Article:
The researchers then scanned volunteers’ brains using functional magnetic resonance imaging (fMRI), which measures brain activity by detecting changes in blood flow. During the scans, the investigators asked participants to predict how each of the four fictitious people might behave in a variety of scenarios — for instance, if they were at a bar and someone else spilled a drink, or if they saw a homeless veteran asking for change.
“Humans are social creatures, and the social world is a complex place,” Spreng says. “A key aspect to navigating the social world is how we represent others.”
The scientists discovered that each of the four personalities were linked to unique patterns of brain activity in a part of the organ known as the medial prefrontal cortex. In other words, researchers could tell whom their volunteers were thinking about.
“This is the first study to show that we can decode what people are imagining,” Spreng says.
Unlocking brain’s personality models
The medial prefrontal cortex helps people deduce traits about others. These findings suggest this region is also where personality models are encoded, assembled and updated, helping people understand and predict the likely behavior of others and prepare for the future.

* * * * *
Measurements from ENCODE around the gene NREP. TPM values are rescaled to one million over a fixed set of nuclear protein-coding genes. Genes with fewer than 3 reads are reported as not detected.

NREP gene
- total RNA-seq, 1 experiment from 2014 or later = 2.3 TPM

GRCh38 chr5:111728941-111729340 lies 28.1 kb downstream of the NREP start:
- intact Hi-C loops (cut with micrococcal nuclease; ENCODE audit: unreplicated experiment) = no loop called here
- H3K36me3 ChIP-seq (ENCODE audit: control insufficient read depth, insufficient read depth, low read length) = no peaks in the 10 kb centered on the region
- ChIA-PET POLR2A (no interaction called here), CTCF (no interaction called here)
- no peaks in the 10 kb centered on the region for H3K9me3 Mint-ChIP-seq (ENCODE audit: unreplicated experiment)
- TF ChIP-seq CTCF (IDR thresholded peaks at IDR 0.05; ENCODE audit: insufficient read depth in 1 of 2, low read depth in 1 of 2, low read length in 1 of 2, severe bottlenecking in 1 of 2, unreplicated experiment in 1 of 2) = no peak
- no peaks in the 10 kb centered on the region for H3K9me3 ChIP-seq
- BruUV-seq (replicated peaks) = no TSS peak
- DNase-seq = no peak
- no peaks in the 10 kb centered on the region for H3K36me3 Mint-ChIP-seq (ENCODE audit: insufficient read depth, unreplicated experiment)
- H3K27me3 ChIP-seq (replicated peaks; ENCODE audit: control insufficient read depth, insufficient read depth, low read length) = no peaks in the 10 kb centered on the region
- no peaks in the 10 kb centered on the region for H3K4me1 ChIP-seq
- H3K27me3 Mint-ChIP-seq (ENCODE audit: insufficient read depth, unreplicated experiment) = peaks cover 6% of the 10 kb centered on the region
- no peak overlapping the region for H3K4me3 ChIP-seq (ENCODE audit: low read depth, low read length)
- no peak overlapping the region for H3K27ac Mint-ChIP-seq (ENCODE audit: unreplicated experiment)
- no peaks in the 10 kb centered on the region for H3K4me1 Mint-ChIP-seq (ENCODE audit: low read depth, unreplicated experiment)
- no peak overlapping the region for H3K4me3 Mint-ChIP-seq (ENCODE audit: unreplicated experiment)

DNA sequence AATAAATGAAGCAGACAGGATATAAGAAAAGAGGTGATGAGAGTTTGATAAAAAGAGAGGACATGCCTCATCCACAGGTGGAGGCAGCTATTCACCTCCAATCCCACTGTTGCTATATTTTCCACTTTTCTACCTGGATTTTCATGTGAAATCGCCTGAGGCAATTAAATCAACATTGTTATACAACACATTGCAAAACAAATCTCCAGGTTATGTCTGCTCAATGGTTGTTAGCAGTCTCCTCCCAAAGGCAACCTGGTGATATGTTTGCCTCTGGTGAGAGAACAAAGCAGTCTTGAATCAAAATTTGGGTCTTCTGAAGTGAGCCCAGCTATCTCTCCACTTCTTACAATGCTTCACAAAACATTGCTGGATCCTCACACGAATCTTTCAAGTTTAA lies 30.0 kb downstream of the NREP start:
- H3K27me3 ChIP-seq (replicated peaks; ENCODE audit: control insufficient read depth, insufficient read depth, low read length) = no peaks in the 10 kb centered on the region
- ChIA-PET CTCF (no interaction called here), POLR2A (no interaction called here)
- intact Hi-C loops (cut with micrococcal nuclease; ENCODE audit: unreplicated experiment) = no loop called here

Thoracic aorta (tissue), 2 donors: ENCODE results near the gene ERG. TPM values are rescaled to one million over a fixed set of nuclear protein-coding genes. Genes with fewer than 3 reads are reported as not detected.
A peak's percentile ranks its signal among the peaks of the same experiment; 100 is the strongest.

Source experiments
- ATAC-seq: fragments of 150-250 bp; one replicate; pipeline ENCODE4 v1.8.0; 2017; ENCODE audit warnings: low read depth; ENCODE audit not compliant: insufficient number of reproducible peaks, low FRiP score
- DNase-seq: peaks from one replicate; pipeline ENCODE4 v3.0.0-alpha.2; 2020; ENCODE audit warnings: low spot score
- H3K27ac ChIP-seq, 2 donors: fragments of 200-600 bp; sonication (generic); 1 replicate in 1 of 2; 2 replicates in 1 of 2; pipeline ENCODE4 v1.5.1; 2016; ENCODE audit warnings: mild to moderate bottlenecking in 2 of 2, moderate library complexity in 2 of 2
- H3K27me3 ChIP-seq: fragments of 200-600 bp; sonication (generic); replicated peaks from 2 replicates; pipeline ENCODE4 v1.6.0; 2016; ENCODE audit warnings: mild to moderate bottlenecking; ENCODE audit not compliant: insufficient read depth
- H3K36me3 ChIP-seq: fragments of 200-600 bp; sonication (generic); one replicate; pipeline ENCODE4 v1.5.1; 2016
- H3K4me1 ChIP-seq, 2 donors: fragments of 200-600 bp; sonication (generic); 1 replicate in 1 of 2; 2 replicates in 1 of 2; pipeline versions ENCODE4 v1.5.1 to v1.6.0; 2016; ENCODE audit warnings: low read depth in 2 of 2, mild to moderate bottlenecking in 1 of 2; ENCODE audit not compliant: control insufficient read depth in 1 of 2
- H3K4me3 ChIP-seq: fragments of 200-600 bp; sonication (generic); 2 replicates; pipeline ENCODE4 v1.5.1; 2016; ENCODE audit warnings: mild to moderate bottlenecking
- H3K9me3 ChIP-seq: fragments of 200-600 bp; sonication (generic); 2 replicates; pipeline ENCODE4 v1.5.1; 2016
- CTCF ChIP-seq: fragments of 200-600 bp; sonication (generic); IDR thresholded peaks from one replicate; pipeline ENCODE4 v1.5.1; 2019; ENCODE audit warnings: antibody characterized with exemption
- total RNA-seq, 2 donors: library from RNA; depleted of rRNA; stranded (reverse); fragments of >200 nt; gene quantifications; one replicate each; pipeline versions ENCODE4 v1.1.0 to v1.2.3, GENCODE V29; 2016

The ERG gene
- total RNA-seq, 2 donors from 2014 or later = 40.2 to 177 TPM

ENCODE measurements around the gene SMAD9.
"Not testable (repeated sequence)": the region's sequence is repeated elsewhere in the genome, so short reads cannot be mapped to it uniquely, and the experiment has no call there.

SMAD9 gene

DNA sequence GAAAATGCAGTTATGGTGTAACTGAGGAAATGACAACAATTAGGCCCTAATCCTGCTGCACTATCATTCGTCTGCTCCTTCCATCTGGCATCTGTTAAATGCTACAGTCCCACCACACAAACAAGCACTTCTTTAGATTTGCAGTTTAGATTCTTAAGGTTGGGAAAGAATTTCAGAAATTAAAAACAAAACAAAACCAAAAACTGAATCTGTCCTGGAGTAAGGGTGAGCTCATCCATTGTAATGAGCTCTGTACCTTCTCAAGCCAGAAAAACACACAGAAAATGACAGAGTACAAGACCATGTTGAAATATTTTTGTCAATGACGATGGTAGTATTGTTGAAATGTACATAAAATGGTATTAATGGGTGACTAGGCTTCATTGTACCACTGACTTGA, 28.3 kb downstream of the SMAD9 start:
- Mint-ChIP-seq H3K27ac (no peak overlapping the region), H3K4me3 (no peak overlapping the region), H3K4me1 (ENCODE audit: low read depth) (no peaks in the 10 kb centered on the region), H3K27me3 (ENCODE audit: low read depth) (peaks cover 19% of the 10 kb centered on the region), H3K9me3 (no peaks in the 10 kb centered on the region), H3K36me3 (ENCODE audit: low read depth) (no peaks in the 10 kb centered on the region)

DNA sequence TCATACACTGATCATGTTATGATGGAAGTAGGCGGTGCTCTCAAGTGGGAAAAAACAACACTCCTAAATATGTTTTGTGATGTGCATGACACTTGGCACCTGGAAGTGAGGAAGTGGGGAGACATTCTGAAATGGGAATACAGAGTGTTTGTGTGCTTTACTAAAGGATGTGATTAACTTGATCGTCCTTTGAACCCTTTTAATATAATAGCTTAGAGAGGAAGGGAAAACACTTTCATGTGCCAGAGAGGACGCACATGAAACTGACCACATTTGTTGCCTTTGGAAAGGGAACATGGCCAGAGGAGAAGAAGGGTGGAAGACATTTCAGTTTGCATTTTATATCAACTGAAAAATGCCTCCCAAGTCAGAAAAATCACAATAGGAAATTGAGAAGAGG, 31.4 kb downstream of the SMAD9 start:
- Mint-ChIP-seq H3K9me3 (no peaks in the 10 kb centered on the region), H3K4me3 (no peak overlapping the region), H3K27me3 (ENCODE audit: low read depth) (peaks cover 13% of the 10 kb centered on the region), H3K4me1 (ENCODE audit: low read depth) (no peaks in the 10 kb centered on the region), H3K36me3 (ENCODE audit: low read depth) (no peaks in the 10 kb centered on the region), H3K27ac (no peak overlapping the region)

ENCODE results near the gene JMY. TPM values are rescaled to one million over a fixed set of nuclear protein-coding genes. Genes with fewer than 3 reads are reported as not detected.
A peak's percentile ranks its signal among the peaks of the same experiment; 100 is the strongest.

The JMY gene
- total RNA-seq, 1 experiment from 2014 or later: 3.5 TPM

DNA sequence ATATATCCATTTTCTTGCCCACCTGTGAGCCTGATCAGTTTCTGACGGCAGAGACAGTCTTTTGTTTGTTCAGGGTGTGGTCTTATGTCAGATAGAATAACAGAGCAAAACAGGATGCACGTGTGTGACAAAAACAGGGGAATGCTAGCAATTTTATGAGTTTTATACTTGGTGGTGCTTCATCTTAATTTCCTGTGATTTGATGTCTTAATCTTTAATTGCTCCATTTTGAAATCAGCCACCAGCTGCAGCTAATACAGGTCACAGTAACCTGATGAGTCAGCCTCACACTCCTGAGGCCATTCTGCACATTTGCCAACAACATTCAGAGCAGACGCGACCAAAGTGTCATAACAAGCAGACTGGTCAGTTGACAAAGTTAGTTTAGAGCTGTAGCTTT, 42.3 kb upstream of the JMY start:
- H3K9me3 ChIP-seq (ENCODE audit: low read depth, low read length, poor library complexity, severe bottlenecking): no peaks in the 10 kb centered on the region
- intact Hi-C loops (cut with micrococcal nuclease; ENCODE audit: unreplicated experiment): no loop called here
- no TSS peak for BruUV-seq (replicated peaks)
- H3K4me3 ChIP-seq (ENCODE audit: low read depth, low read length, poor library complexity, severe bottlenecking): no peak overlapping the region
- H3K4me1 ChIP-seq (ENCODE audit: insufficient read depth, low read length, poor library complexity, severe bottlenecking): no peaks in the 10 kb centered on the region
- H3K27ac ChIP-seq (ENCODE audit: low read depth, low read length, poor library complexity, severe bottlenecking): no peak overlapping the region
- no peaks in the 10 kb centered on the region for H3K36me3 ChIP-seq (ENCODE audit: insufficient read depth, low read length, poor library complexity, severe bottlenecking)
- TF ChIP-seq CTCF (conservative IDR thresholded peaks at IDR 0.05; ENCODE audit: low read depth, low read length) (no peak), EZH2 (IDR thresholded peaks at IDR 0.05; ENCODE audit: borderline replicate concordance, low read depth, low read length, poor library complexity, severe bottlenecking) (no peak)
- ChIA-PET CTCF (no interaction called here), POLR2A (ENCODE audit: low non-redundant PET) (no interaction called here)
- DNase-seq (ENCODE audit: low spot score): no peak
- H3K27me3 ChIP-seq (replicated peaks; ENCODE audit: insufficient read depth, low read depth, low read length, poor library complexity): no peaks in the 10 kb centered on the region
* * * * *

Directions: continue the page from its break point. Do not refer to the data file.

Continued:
“The scope of this is incredible when you think of all the people you meet over the course of your life and are able to remember. Each one probably has its own unique representation in the brain,” Spreng says. “This representation can be modified as we share experiences and learn more about each other, and plays into how we imagine future events with others unfolding.”
The anterior medial prefrontal cortex is also linked to autism and other disorders in which people have problems with social interactions. These findings suggest people with such disorders may suffer from an inability to build accurate personality models of others. Further research could not only help diagnose these diseases, but also help treat such disorders, researchers say.